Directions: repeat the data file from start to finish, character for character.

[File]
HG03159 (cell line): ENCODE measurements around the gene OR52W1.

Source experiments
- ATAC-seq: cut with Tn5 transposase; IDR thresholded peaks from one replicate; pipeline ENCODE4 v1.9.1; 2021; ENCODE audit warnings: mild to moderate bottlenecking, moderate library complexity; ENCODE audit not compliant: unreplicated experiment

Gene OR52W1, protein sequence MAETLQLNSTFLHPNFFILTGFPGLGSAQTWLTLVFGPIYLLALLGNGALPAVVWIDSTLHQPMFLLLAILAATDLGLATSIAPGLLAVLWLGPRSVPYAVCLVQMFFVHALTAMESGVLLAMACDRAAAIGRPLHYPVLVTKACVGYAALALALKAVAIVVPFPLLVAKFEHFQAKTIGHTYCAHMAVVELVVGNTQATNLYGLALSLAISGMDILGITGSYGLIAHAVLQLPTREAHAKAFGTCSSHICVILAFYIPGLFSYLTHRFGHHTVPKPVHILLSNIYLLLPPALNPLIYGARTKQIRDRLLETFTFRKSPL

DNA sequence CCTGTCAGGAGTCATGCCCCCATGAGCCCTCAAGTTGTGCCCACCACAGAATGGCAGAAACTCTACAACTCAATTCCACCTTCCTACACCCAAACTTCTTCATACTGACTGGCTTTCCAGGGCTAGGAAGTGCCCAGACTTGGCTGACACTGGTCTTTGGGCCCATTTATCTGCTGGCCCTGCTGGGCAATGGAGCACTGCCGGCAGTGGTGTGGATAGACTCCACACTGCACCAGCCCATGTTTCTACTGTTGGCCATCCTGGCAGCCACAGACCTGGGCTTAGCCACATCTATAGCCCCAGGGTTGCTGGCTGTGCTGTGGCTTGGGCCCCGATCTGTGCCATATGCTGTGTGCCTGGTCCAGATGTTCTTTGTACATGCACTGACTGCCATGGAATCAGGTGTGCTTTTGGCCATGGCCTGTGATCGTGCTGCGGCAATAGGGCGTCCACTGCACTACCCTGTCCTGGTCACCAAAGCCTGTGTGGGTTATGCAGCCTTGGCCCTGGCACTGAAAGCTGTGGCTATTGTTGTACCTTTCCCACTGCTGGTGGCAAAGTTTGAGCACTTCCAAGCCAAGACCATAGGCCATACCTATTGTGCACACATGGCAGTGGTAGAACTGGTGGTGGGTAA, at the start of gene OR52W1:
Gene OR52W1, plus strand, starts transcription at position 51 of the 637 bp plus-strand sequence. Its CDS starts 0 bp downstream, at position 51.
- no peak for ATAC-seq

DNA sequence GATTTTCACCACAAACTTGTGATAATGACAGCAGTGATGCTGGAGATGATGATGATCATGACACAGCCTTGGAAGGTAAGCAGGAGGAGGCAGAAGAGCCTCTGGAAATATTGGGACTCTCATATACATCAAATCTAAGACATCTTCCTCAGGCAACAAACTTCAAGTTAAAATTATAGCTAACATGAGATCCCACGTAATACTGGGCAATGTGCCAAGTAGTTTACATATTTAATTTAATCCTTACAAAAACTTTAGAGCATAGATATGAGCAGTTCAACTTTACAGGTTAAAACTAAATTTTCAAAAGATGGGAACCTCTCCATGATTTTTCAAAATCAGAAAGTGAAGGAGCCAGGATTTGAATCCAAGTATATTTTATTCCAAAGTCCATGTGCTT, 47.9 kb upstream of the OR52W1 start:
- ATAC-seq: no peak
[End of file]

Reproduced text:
HG03159 (cell line): ENCODE measurements around the gene OR52W1.

Source experiments
- ATAC-seq: cut with Tn5 transposase; IDR thresholded peaks from one replicate; pipeline ENCODE4 v1.9.1; 2021; ENCODE audit warnings: mild to moderate bottlenecking, moderate library complexity; ENCODE audit not compliant: unreplicated experiment

Gene OR52W1, protein sequence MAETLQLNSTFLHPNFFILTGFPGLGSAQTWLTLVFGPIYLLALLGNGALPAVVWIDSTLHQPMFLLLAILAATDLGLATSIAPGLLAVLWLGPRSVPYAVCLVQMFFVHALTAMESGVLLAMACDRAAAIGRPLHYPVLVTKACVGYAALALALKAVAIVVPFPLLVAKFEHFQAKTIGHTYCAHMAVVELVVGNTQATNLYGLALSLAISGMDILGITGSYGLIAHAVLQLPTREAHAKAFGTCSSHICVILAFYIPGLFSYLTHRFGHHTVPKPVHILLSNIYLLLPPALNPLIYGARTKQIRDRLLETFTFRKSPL

DNA sequence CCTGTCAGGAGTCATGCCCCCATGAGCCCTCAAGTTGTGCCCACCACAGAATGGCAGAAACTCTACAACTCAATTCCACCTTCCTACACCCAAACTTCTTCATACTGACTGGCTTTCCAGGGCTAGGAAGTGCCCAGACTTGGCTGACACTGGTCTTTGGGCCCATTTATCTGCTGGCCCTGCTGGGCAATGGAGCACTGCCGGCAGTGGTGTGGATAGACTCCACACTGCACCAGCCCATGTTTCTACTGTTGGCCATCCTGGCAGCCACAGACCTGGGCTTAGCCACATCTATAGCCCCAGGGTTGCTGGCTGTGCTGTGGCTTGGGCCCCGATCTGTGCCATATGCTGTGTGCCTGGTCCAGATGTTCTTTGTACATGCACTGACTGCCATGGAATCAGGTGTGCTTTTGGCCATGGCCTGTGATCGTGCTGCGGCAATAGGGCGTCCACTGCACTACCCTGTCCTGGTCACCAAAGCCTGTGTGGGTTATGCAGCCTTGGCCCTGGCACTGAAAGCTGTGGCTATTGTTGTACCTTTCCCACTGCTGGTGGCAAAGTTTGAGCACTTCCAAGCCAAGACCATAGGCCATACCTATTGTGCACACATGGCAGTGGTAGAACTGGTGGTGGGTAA, at the start of gene OR52W1:
Gene OR52W1, plus strand, starts transcription at position 51 of the 637 bp plus-strand sequence. Its CDS starts 0 bp downstream, at position 51.
- no peak for ATAC-seq

DNA sequence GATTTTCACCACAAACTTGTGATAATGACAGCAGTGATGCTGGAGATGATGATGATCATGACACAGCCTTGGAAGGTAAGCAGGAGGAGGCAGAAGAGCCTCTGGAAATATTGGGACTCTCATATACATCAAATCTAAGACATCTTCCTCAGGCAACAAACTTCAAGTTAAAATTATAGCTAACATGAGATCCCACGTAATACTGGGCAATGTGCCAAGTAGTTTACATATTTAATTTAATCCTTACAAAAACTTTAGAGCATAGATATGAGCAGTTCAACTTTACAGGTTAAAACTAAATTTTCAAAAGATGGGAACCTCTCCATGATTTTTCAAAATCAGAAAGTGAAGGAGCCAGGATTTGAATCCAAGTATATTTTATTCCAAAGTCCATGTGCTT, 47.9 kb upstream of the OR52W1 start:
- ATAC-seq: no peak